Sometimes we in the United States forget how privileged we are. Because of our relative wealth, we can make claims like "it's more important to be happy than it is to be rich". In this article, Saravanan P of Engineer's Finance argues that for the poor, money is more important than happiness. Though this post has been heavily edited, keep in mind that English is not Saravanan's native language.

Being happy is a state of mind and heart that does not matter whether we are rich or poor. But we can only make statements like "It's more important to be happy than it is to be rich" when we are rich and not poor. Being rich always gives us the power to do things at the time we want. In short, it gives us freedom.

Sometimes I think I know just what it means to have money more than Americans do. I have seen people here in India struggle to earn two to three dollars a day working for more than 12 hours. It's hard, but still people do it. If we were to ask these people whether they are happy, they would say they are, but are they really? They assume they're happy and move on with the life. For them happiness is merely having their bread and butter.

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More about...Psychology

We’re All Going to Die Someday: Making Informed Insurance Choices

This article was written by Amanda, a Colorado tech writer and an activist for children with congenital heart disease. This article is about Amanda's personal experience with insurance. It's not a prescription for other people, but insights into the value of insurance in her own life. It's her hope that it will get you thinking.

There was a time in my life when the thought of insurance made my eyes glaze over. I've never been one to want to read details in insurance contracts, license agreements, etc. I also don't always enjoy thinking through potential unpleasant situations. So, when it comes to buying and using insurance, I've learned some lessons the hard way.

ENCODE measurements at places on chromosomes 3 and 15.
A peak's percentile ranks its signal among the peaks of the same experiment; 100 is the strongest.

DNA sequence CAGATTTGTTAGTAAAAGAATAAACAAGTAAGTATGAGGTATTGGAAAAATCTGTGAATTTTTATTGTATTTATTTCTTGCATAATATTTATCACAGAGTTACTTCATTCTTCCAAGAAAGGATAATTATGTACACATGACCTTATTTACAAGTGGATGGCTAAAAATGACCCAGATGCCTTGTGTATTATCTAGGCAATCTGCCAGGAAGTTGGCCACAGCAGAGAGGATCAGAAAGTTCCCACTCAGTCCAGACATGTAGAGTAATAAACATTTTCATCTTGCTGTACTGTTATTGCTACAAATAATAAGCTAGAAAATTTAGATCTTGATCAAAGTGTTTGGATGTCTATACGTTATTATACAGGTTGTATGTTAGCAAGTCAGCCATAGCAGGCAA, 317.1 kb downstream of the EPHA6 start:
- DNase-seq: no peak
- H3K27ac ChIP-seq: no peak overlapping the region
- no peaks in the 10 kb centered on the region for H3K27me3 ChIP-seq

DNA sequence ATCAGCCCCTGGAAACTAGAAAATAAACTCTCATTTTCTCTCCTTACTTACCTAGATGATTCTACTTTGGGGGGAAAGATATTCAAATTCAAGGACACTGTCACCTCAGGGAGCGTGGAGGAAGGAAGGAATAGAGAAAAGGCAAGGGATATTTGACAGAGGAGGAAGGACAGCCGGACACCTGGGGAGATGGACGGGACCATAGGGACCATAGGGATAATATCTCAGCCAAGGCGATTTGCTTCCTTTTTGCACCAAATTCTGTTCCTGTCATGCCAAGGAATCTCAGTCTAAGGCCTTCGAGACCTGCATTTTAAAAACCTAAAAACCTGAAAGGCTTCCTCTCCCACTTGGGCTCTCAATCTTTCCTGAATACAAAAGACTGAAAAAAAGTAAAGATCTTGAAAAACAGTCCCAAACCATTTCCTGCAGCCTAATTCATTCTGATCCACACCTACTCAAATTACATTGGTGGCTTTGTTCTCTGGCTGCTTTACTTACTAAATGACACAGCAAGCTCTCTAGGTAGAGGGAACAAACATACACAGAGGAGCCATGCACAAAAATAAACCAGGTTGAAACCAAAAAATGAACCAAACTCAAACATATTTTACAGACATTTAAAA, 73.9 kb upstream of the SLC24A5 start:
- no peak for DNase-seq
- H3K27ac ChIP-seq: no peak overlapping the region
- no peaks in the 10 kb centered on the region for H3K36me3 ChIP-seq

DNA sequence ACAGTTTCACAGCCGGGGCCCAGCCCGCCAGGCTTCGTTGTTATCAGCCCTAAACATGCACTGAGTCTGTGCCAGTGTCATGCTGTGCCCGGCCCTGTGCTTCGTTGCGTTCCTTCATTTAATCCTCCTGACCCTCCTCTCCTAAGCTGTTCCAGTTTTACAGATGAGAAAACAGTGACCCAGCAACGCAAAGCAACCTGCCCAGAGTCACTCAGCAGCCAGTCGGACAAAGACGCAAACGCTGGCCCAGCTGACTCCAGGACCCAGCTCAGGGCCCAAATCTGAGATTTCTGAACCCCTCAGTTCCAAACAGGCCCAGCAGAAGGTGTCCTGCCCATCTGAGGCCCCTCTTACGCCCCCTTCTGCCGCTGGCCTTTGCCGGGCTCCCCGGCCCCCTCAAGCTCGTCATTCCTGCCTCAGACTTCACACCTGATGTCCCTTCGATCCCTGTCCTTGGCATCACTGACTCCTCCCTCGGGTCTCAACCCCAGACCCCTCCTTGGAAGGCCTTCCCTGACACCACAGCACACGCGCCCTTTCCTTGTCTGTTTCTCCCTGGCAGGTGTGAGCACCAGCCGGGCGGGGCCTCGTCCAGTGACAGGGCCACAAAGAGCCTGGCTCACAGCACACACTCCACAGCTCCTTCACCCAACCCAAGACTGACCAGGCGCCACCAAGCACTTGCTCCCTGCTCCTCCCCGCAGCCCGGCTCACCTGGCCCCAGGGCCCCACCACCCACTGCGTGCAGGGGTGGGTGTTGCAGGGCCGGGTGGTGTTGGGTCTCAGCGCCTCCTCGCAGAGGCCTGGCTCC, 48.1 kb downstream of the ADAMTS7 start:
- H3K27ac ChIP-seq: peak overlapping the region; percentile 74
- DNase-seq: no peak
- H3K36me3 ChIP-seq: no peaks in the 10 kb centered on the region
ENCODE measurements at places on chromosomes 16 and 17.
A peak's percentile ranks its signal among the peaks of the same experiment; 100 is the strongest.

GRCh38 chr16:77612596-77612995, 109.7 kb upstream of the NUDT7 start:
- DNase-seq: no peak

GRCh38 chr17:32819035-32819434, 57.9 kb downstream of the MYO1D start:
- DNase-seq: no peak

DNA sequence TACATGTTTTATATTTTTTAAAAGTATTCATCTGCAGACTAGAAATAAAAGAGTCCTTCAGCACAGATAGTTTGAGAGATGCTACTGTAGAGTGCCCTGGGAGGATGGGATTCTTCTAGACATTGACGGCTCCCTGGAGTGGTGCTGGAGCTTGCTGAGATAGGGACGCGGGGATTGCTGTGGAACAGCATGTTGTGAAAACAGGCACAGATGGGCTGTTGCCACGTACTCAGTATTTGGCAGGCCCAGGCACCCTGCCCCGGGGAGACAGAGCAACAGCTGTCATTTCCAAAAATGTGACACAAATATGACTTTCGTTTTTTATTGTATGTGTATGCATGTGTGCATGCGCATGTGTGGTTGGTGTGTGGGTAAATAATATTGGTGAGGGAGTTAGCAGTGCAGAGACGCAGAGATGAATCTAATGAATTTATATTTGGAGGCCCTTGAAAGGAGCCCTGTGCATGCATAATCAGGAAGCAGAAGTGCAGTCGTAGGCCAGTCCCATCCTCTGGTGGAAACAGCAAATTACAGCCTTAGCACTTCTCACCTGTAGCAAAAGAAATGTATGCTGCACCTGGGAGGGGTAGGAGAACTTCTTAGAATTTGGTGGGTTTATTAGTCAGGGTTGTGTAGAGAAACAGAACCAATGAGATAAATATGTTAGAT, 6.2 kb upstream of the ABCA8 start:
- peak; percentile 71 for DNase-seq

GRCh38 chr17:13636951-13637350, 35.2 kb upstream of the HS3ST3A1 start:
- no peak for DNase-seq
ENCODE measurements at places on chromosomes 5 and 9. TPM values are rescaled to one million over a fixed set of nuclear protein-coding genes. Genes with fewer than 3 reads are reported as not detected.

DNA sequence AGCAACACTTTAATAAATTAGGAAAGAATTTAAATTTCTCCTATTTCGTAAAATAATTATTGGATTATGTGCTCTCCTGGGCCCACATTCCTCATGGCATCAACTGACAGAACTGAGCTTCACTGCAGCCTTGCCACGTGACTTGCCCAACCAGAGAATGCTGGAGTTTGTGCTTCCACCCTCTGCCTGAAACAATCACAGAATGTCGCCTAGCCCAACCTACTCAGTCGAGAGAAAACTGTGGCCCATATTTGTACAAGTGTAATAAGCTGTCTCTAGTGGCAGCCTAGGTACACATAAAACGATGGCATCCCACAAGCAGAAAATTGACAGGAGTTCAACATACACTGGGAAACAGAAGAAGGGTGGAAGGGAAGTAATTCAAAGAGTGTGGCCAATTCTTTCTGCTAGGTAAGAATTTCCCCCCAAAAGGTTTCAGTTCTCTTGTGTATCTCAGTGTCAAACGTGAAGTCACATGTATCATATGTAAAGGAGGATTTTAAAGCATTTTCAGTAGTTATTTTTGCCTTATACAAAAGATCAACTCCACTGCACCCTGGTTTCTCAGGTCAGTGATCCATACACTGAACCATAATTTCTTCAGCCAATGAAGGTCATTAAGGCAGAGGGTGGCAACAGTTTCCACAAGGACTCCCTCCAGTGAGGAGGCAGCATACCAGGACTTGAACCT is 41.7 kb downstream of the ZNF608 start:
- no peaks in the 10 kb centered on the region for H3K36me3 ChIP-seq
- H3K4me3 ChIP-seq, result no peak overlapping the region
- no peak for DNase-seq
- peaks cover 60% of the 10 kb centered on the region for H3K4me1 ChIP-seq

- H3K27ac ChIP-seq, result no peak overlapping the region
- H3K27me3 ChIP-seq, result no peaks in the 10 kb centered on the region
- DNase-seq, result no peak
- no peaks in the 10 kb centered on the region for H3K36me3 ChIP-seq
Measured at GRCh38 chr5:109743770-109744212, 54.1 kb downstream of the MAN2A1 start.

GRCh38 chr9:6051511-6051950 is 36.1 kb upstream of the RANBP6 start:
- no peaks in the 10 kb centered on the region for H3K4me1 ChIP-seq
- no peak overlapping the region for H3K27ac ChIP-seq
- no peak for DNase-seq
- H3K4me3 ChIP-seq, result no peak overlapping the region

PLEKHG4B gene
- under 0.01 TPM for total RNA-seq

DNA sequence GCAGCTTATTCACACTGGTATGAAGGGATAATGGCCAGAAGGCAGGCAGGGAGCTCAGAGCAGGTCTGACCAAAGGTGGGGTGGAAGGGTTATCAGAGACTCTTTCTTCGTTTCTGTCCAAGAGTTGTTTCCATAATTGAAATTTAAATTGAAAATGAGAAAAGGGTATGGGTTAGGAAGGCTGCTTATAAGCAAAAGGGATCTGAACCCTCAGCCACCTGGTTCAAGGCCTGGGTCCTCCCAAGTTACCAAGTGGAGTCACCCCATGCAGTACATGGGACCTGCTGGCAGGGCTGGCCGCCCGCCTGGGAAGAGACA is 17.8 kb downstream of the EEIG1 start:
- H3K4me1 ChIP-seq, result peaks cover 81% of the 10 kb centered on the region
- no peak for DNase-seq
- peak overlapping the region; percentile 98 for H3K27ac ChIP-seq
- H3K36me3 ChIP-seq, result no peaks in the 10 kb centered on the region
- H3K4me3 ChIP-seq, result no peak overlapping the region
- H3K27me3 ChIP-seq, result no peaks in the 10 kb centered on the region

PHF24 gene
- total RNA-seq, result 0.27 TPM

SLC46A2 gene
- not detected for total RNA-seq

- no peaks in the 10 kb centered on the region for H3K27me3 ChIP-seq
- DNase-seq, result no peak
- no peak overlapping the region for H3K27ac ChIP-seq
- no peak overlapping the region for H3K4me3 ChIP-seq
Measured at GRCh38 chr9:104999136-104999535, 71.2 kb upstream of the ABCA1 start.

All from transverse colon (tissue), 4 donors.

I've made some mistakes with my car insurance, for instance. When I bought a second car to drive to grad school several years ago, I thought, "No, I don't want to pay $3 extra a month for rental car coverage because we have two cars." A few months later, I rear-ended a woman on the highway going 45mph. It took a while to get my car back, and my insurance went up a lot. But it also made it difficult for my husband Jim to get back and forth to work while I used the other car for work and school.

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The benefits of barter

This article was written by Andréa Coutu.

So you've got big ideas but no way to pay for them: a home renovation, weekend getaway, successful business, dream dinner date, leaner body, new bedroom suite...the list goes on and on.

Maybe your bank account has seen better days, or maybe you just don't want to tie up more money in pursuing a dream. Well, money is just one medium of exchange. By using barter, you can tap into a range of goods and services — all without spending a dime. Continue reading...

More about...Frugality

How to save hundreds by playing the drugstore game

This article was written by Cathy, who writes about family finances, cooking, and parenting at Chief Family Officer.

I love the philosophy of getting rich slowly by doing the fundamentals: spend less than you earn, pay off debt, and invest wisely. One way that I save money is with what I call The Drugstore Game.

The Drugstore Game involves combining manufacturer and store coupons, and taking advantage of a store's best deals. When played at the highest level, the Drugstore Game requires only a couple of dollars out of pocket each week to keep you and your family stocked on necessities like toiletries, paper goods and even groceries.

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More about...Frugality